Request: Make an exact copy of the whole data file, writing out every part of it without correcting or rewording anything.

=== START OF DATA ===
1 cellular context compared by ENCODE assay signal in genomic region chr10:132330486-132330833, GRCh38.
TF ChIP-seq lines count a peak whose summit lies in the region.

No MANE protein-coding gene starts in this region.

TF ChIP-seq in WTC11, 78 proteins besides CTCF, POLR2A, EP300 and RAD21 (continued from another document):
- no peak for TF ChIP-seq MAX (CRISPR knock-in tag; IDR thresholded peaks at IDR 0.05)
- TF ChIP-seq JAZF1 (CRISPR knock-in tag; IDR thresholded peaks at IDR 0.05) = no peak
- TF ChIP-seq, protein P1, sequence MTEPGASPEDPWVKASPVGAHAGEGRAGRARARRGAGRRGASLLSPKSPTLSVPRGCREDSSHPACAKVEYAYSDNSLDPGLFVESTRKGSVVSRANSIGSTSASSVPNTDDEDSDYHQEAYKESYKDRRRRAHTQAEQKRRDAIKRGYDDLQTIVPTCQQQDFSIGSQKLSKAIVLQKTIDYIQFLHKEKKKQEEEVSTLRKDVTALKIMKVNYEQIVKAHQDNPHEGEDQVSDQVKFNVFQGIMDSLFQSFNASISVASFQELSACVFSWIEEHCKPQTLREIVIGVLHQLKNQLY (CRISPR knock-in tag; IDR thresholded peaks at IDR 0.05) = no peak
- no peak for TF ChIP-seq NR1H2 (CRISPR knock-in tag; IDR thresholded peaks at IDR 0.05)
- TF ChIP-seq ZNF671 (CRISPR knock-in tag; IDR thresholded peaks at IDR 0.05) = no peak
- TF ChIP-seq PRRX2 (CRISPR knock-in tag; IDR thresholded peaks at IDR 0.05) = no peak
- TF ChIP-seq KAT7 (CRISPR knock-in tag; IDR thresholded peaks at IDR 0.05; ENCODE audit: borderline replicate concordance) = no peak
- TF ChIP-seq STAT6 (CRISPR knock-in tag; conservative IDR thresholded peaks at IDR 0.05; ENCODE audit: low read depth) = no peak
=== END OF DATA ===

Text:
1 cellular context compared by ENCODE assay signal in genomic region chr10:132330486-132330833, GRCh38.
TF ChIP-seq lines count a peak whose summit lies in the region.

No MANE protein-coding gene starts in this region.

TF ChIP-seq in WTC11, 78 proteins besides CTCF, POLR2A, EP300 and RAD21 (continued from another document):
- no peak for TF ChIP-seq MAX (CRISPR knock-in tag; IDR thresholded peaks at IDR 0.05)
- TF ChIP-seq JAZF1 (CRISPR knock-in tag; IDR thresholded peaks at IDR 0.05) = no peak
- TF ChIP-seq, protein P1, sequence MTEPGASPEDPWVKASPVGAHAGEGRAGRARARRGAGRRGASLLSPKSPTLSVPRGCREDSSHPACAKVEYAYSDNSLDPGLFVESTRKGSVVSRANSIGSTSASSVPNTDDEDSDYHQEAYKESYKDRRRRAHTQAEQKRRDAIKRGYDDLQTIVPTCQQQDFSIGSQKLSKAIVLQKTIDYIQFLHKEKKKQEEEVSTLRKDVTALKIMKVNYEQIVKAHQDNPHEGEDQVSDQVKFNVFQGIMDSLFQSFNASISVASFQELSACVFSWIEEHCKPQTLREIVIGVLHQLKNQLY (CRISPR knock-in tag; IDR thresholded peaks at IDR 0.05) = no peak
- no peak for TF ChIP-seq NR1H2 (CRISPR knock-in tag; IDR thresholded peaks at IDR 0.05)
- TF ChIP-seq ZNF671 (CRISPR knock-in tag; IDR thresholded peaks at IDR 0.05) = no peak
- TF ChIP-seq PRRX2 (CRISPR knock-in tag; IDR thresholded peaks at IDR 0.05) = no peak
- TF ChIP-seq KAT7 (CRISPR knock-in tag; IDR thresholded peaks at IDR 0.05; ENCODE audit: borderline replicate concordance) = no peak
- TF ChIP-seq STAT6 (CRISPR knock-in tag; conservative IDR thresholded peaks at IDR 0.05; ENCODE audit: low read depth) = no peak